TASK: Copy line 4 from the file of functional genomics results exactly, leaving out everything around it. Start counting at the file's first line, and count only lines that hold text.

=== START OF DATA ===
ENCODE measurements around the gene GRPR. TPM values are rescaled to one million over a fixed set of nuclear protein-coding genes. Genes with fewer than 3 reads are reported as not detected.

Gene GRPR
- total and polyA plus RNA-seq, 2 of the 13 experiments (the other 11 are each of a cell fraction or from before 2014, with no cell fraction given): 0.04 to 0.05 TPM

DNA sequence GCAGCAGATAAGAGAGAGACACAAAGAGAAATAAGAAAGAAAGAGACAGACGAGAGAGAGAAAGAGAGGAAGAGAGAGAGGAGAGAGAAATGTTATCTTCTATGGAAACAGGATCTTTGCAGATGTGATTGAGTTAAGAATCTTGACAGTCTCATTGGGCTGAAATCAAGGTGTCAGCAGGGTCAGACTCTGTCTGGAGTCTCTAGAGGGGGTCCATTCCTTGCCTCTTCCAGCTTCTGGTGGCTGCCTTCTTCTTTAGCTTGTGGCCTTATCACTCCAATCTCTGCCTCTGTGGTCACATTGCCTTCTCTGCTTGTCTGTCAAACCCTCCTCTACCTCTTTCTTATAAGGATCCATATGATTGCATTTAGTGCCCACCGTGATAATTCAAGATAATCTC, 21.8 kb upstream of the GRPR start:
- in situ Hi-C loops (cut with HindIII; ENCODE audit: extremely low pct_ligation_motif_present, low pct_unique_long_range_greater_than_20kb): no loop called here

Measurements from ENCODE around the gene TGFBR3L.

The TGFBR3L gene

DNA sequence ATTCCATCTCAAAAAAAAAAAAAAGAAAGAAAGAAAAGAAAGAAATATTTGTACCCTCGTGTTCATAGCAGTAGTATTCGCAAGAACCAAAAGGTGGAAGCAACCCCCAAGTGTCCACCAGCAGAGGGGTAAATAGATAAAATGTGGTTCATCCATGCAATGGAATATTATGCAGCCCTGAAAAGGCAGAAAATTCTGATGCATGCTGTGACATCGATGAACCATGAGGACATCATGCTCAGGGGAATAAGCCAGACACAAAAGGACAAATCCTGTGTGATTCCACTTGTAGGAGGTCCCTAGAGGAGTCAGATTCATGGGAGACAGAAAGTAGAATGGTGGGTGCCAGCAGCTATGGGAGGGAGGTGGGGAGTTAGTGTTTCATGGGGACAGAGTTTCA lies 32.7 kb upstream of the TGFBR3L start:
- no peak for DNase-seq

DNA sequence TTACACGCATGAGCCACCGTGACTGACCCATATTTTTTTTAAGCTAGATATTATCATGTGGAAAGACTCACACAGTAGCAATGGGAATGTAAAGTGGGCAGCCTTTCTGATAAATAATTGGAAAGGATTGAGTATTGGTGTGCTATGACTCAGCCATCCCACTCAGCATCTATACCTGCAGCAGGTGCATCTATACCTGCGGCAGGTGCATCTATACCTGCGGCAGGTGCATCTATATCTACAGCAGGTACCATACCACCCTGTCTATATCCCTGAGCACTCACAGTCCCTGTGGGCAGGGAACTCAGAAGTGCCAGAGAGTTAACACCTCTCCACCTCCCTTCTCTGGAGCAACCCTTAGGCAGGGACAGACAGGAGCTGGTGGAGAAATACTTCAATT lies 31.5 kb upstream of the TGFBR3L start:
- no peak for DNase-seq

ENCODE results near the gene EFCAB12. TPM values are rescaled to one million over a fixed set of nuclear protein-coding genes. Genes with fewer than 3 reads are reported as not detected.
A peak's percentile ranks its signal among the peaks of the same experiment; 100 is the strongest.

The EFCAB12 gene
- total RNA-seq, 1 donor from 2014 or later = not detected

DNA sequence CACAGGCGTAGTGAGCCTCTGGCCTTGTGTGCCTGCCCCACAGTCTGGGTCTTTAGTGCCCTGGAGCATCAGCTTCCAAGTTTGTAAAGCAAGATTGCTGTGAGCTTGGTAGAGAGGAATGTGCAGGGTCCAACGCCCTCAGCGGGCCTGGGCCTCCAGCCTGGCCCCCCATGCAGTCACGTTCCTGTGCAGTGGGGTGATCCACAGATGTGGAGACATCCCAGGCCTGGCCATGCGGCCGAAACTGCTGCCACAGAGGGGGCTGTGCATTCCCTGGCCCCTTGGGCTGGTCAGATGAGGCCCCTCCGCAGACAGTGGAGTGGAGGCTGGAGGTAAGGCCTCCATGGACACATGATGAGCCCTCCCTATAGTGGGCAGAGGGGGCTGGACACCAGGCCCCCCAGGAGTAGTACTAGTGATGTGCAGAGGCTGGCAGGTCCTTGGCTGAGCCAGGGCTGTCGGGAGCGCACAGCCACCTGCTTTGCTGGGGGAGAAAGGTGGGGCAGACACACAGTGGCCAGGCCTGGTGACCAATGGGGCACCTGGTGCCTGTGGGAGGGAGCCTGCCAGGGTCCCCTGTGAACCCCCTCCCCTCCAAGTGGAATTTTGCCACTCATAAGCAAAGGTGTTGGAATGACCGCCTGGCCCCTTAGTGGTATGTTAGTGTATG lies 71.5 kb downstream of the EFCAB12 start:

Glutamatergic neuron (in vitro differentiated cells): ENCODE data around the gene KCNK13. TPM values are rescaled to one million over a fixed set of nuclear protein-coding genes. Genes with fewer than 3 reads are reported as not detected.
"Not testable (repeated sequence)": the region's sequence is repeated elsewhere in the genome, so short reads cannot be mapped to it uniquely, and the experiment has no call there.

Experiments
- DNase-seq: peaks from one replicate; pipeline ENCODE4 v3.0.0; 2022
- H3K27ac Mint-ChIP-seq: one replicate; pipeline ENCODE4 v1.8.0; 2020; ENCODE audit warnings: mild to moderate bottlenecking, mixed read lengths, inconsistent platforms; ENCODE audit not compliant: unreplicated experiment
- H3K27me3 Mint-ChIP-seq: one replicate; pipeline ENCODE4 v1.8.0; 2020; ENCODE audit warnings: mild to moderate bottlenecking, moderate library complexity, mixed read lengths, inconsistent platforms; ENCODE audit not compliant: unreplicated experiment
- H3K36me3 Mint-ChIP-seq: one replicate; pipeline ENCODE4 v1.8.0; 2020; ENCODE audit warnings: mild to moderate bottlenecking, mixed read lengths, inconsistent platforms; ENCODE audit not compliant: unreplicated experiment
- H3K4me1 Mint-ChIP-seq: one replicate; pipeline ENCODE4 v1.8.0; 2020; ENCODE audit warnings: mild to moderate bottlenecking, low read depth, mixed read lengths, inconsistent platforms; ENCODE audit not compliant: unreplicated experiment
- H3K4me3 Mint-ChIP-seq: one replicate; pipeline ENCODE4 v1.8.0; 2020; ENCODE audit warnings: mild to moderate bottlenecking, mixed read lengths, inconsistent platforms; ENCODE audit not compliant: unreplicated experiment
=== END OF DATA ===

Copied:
DNA sequence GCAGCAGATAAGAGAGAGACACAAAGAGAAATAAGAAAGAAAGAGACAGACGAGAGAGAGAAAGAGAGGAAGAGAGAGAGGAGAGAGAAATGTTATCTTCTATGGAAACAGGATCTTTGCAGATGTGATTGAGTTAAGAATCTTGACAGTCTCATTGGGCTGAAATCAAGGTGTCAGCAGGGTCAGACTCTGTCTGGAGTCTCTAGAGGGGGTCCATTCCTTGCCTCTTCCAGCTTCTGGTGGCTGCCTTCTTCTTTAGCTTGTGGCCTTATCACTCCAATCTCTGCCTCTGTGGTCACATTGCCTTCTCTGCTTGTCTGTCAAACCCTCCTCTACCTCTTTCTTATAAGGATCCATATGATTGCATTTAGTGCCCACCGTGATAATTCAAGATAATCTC, 21.8 kb upstream of the GRPR start: